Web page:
Treatment Options for Abnormal Bleeding

August 18, 2006

Recorded at the 34th Annual Clinical Meeting of the American Association of Gynecologic Laparoscopists (AAGL)held during November 2005 in Chicago, IL, USA

Hi, I am Dr. Ted Anderson, I am one of the gynecologists at Vanderbilt Medical Center. We are here to talk about abnormal bleeding. If you have bleeding that is excessive enough that it is interrupting the things you need to do or want to do, then it needs to be treated.

We have four ways of dealing with or treating abnormal bleeding. First of all, we can do conservative management, which is really kind of a euphemism for doing nothing. Sometimes it is good enough to know that the cause of your bleeding is not going to be harmful to your life or is not going to kill you and sometimes, it is okay with some people to know that. They really feel they can deal with the bleeding so long as it is not going to be a health threat. On the other hand, the complete opposite of the spectrum, we can do a hysterectomy. It will stop the bleeding, no matter why you are bleeding, hysterectomy will stop it.

Often there are two options in the middle that are a little more palatable and a little bit more attractive to women. One of those is hormonal therapy. Certainly hormonal therapy works for a lot of women. There are some problems with hormone therapy, however. One of those is medical complications. Sometimes women are taking other medications, have complicated medical histories or perhaps they are over 35 and smoke or have hypertension and these are people for whom the medication is actually more dangerous than the thing we are treating. The final option is something called an endometrial ablation.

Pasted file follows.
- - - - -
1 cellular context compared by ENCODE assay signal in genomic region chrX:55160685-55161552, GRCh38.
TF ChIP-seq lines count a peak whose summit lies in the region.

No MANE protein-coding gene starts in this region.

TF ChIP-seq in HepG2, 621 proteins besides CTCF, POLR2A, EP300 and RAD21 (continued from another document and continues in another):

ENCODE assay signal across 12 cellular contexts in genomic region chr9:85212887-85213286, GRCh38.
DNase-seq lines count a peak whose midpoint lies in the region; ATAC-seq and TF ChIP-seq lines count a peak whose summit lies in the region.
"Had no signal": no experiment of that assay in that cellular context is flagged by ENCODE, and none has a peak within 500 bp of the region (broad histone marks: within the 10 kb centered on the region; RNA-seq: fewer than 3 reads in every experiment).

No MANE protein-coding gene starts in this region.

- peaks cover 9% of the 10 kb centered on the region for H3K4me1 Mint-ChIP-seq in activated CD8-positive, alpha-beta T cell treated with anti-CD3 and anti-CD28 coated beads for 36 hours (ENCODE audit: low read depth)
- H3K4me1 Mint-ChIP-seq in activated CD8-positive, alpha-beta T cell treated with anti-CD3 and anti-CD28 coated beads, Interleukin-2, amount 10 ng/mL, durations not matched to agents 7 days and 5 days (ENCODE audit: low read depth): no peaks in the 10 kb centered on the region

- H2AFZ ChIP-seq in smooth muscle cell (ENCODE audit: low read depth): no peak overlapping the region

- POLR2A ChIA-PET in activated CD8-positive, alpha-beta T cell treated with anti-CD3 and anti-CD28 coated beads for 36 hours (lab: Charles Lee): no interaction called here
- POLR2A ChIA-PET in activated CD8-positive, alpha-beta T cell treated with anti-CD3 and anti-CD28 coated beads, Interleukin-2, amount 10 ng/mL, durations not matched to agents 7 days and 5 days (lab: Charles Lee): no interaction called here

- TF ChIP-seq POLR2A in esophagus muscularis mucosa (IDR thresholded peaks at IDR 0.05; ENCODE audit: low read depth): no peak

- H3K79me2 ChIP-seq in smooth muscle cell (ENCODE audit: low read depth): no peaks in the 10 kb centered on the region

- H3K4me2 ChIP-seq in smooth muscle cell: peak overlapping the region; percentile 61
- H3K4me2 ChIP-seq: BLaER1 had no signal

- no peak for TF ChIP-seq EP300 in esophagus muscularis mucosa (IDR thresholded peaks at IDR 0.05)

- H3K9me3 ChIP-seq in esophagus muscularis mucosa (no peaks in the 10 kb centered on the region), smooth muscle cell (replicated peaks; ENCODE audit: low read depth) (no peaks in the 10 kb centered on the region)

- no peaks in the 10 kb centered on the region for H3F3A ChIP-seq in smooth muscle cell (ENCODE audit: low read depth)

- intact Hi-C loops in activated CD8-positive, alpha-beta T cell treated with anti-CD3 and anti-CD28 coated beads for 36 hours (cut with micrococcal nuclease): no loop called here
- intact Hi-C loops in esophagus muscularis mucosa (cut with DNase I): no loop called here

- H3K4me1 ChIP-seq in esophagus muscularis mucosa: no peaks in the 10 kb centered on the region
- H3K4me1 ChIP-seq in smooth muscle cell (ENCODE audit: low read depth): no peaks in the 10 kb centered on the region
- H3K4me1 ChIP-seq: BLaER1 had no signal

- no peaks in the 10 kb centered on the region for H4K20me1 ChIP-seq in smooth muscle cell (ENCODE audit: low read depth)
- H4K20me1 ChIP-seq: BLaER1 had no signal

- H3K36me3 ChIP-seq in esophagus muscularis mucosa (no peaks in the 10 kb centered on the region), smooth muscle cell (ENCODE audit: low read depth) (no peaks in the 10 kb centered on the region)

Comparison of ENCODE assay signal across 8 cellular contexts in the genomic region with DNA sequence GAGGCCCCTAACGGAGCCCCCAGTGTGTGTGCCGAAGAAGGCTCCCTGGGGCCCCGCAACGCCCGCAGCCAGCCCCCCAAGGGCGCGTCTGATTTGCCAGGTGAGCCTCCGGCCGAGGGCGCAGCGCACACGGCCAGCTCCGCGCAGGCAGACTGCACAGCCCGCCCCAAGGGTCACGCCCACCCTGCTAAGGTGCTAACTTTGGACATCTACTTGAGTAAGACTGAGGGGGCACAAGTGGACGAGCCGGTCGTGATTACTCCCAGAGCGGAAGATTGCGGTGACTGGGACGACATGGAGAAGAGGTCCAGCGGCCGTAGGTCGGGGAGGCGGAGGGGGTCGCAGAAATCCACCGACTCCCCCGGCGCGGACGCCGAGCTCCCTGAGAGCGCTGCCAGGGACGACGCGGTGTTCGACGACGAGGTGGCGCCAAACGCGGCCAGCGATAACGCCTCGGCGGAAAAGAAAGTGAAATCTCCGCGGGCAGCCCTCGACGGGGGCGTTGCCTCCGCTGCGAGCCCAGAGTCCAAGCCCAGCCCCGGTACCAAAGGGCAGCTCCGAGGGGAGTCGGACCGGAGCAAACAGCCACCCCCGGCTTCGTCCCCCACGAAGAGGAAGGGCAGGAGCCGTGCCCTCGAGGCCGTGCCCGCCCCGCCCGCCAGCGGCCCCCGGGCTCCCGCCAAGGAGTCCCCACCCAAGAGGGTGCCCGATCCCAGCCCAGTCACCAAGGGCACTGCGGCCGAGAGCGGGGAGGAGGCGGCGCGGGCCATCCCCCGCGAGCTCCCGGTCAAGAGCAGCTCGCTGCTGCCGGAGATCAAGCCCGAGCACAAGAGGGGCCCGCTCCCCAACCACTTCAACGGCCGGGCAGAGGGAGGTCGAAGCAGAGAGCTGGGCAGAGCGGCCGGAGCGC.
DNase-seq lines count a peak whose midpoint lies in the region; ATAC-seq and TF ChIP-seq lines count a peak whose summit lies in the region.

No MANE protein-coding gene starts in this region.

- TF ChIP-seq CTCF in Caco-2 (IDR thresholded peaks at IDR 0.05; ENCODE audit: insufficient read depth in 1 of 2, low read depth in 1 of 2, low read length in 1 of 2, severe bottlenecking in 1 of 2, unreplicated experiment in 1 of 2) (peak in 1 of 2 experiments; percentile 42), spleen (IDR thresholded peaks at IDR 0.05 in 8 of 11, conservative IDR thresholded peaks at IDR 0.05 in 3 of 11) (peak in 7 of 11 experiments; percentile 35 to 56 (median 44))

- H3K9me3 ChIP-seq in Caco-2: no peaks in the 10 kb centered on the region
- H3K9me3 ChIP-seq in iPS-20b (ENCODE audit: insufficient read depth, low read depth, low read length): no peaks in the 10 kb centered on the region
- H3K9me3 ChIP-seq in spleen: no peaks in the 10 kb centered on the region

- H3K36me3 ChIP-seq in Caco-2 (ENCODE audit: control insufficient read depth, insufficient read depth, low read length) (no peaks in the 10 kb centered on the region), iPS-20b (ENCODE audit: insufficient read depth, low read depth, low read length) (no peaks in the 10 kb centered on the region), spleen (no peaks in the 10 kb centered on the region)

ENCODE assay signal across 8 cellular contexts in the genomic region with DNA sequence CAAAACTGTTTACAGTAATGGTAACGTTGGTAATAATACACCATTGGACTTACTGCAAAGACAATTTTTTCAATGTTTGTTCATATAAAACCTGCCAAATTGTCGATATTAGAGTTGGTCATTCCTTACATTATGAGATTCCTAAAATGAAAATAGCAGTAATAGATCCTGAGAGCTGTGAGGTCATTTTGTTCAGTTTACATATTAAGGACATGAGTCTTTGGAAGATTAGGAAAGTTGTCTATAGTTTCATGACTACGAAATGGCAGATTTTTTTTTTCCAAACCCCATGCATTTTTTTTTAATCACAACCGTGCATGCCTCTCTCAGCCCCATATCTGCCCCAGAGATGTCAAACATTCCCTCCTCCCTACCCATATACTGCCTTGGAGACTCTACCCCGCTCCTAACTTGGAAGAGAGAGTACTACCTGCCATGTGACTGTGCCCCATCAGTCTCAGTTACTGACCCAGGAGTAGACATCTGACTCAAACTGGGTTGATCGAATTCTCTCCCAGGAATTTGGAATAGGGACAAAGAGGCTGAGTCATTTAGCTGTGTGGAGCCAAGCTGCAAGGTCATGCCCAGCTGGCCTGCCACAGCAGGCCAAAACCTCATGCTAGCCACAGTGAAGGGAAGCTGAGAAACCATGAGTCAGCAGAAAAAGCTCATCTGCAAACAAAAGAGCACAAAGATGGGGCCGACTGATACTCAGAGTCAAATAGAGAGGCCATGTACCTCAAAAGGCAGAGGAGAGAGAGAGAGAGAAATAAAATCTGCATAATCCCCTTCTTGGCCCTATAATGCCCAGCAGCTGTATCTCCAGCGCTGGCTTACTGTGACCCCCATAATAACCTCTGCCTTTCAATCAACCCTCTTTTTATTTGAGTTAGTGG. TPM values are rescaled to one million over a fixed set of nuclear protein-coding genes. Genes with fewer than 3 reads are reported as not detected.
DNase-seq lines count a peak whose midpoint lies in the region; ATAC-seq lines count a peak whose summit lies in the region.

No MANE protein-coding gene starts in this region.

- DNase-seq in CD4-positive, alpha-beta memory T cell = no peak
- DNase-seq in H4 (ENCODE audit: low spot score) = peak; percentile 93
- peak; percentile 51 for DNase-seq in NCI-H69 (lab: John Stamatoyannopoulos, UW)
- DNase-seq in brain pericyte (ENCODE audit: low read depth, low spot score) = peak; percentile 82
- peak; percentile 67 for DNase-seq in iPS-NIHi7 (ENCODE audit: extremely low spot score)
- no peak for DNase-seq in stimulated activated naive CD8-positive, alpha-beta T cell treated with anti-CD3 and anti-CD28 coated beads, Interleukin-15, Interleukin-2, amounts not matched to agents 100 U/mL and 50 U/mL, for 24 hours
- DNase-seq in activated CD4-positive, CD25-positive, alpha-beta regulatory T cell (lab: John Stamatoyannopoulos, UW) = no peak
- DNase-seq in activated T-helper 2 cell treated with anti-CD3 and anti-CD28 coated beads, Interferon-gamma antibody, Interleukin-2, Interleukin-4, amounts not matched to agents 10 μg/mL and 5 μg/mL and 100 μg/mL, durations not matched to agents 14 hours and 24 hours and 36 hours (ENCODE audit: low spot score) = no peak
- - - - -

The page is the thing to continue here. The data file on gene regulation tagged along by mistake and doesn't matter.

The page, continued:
Endometrial ablation is a technique where we actually destroy the lining of the uterus which is the part that bleeds. We now know that we do not always have to do a hysterectomy, we just have to remove the part that bleeds. The lining of the uterus is called the endometrium and when we destroy it, that is an endometrial ablation and there are many different ways to do that. A large percentage of women, in fact the majority of women, will have substantially decreased bleeding when we do an endometrial ablation and probably 8 out of 10 can avoid needing a hysterectomy. In fact, a large percentage of women, maybe 4 or 5 out of 10, will stop having periods altogether. That is a little dependent on the age of the woman who is having the procedure and the reason they are bleeding in the first place.

One really important feature of endometrial ablation is that it is an outpatient procedure, so you can have the procedure done and that night or the next day you are back to your normal activities and there is a shorter than 4 to 6 week recovery time like a hysterectomy.

If we can get physicians to understand the powerful nature of this intervention, this alternative to hysterectomy, there is a very real probability that we can reduce the number of hysterectomies in the United States by approximately 100,000 a year. A very, very powerful tool, very safe, very effective, very rapid return to work, minimally intrusive on your life, minimally invasive on your body and very effective for treating bleeding.